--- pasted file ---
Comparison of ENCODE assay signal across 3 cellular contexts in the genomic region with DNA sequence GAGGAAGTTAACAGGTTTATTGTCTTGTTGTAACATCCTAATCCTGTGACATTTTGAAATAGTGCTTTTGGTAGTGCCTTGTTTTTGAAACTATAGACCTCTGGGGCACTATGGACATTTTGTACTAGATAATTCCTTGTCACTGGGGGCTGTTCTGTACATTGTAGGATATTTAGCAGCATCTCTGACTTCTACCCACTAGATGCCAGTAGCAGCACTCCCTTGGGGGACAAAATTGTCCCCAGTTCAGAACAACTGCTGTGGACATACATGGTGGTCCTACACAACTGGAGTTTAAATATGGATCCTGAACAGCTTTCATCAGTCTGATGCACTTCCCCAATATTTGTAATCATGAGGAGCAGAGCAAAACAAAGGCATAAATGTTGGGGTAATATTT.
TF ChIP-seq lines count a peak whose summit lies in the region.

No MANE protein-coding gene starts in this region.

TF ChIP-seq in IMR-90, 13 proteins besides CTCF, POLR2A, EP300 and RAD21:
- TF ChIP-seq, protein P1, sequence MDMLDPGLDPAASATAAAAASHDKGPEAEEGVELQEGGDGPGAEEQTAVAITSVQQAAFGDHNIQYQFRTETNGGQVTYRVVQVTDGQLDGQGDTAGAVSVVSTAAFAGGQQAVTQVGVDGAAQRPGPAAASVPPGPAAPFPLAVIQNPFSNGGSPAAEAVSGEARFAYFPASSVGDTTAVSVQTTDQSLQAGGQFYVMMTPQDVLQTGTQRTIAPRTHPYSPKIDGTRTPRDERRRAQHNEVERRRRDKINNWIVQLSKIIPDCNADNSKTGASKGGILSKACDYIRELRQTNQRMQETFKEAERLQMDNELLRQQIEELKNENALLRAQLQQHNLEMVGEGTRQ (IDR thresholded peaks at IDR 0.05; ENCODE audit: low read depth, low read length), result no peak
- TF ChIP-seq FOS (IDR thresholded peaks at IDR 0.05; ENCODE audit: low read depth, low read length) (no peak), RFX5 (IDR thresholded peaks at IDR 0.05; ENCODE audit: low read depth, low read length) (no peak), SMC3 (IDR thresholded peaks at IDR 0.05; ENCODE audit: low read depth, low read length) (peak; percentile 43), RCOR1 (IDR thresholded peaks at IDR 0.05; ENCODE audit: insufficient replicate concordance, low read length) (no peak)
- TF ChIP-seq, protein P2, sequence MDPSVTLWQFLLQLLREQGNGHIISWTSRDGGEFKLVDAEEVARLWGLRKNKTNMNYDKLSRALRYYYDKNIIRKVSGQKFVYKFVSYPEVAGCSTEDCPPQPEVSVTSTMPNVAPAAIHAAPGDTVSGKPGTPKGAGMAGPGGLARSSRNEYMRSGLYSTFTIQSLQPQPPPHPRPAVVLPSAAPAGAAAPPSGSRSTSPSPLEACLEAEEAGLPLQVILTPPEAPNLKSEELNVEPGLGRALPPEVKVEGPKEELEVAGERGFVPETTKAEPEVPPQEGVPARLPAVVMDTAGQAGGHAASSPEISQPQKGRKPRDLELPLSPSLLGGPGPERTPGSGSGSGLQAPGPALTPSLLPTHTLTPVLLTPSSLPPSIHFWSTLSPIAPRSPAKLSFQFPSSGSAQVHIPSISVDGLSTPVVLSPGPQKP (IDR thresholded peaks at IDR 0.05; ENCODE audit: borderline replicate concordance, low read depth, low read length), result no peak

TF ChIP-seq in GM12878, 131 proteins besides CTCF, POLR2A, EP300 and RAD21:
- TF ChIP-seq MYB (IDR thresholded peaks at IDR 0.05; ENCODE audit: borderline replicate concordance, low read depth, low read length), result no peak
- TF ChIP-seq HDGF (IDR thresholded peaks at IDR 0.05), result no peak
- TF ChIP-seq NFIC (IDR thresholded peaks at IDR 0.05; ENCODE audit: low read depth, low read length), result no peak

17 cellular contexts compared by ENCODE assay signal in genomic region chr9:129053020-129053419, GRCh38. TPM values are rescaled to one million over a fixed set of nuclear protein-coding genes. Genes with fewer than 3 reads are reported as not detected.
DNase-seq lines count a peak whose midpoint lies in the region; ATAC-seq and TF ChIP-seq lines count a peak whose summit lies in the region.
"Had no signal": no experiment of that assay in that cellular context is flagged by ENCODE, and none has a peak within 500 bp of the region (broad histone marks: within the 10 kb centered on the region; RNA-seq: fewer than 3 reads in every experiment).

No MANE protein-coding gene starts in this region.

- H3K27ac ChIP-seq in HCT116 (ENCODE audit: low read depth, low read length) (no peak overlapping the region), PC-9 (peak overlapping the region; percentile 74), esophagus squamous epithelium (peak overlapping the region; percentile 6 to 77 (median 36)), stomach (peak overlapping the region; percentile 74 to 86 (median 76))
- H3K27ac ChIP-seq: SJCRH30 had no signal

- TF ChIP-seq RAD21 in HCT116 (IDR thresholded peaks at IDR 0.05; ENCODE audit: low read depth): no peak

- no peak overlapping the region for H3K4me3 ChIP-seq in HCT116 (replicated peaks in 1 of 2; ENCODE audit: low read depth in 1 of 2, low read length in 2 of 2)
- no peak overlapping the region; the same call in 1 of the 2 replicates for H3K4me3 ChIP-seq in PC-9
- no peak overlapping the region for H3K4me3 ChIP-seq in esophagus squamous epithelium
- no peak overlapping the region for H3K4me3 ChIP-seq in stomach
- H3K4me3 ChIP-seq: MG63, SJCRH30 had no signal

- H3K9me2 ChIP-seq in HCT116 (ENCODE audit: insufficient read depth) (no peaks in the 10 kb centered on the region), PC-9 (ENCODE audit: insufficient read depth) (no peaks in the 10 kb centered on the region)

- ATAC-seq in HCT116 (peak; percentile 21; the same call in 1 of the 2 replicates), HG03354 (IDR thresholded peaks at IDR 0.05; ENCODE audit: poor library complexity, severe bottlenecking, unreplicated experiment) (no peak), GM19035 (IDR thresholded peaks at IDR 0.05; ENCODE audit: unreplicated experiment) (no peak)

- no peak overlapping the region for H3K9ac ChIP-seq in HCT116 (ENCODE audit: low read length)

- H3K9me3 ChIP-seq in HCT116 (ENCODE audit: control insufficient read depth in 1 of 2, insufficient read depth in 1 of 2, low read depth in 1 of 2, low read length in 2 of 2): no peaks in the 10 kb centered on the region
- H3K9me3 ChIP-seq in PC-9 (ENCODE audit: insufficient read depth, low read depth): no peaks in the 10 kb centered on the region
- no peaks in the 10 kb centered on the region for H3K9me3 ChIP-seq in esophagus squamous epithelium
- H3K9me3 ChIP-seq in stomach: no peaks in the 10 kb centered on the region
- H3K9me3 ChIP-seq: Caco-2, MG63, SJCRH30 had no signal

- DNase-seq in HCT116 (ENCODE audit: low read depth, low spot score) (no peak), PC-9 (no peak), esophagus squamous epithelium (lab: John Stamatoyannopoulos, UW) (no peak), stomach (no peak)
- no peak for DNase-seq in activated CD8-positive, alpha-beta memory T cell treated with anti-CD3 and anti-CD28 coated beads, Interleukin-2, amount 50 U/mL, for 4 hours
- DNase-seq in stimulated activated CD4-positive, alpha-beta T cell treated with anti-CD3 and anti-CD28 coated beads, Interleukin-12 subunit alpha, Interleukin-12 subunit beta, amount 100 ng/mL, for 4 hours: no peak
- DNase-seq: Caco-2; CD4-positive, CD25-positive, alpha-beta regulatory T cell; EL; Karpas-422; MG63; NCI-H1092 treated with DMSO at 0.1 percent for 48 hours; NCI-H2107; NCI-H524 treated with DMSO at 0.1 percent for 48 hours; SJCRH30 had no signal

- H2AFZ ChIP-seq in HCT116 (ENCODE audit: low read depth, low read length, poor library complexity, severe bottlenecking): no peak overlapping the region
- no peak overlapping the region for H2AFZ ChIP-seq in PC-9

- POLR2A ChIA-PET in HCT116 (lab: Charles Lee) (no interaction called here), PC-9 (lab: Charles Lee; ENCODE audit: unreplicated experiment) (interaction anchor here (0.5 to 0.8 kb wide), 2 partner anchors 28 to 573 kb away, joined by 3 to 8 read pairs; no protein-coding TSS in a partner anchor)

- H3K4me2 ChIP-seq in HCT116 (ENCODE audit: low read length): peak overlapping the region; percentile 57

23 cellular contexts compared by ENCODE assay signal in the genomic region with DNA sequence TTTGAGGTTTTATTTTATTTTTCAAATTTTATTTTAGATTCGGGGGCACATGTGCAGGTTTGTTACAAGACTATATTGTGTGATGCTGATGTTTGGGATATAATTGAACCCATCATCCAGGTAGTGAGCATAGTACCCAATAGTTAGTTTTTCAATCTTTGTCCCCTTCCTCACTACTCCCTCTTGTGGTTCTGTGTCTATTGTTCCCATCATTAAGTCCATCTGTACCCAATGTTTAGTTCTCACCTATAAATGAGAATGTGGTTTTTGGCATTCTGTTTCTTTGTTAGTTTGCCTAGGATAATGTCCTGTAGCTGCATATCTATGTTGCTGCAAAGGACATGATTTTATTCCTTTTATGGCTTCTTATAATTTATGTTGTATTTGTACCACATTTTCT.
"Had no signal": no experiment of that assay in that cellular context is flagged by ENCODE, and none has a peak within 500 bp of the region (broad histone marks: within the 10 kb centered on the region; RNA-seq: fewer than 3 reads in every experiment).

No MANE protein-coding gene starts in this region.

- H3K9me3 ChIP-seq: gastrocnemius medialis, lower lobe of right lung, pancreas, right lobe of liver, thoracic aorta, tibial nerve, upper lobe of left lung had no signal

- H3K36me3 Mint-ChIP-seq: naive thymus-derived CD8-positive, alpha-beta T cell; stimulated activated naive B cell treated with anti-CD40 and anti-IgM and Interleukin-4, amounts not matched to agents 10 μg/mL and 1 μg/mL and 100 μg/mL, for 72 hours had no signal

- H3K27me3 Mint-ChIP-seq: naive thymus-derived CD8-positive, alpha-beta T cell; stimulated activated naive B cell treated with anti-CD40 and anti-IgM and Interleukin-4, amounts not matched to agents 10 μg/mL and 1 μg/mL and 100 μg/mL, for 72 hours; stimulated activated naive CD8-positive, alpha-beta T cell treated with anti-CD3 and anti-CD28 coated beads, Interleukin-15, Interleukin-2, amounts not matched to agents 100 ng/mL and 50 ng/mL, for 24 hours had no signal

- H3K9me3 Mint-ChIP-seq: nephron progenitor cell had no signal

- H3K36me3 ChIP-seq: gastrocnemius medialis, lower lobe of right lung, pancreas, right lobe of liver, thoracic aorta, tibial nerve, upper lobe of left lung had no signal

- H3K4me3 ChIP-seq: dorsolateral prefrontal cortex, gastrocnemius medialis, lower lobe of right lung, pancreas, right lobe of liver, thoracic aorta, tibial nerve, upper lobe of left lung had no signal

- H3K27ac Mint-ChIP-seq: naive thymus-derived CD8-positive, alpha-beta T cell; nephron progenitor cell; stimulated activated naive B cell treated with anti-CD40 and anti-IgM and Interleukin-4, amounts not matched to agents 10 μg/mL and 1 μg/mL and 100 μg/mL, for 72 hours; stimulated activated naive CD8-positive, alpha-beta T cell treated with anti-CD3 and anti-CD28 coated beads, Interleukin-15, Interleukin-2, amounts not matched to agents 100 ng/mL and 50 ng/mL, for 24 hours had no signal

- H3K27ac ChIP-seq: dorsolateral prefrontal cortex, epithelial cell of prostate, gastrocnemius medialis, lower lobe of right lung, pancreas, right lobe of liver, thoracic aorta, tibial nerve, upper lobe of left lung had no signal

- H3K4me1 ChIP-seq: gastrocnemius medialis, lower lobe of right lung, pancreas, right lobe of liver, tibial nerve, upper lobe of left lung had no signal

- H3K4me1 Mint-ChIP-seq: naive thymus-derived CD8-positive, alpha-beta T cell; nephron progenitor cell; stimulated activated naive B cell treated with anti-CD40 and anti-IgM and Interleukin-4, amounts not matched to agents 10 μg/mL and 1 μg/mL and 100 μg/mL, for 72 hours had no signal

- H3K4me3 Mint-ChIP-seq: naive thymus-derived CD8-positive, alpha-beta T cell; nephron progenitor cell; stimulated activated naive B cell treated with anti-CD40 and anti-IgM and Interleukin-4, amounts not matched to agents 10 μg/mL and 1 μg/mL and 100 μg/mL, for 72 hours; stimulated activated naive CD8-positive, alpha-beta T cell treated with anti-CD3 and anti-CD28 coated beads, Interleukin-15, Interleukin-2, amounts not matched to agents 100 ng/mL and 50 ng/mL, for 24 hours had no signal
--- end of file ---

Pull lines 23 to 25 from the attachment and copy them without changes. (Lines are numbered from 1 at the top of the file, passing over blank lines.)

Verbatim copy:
- H3K4me3 ChIP-seq: MG63, SJCRH30 had no signal

- H3K9me2 ChIP-seq in HCT116 (ENCODE audit: insufficient read depth) (no peaks in the 10 kb centered on the region), PC-9 (ENCODE audit: insufficient read depth) (no peaks in the 10 kb centered on the region)

- ATAC-seq in HCT116 (peak; percentile 21; the same call in 1 of the 2 replicates), HG03354 (IDR thresholded peaks at IDR 0.05; ENCODE audit: poor library complexity, severe bottlenecking, unreplicated experiment) (no peak), GM19035 (IDR thresholded peaks at IDR 0.05; ENCODE audit: unreplicated experiment) (no peak)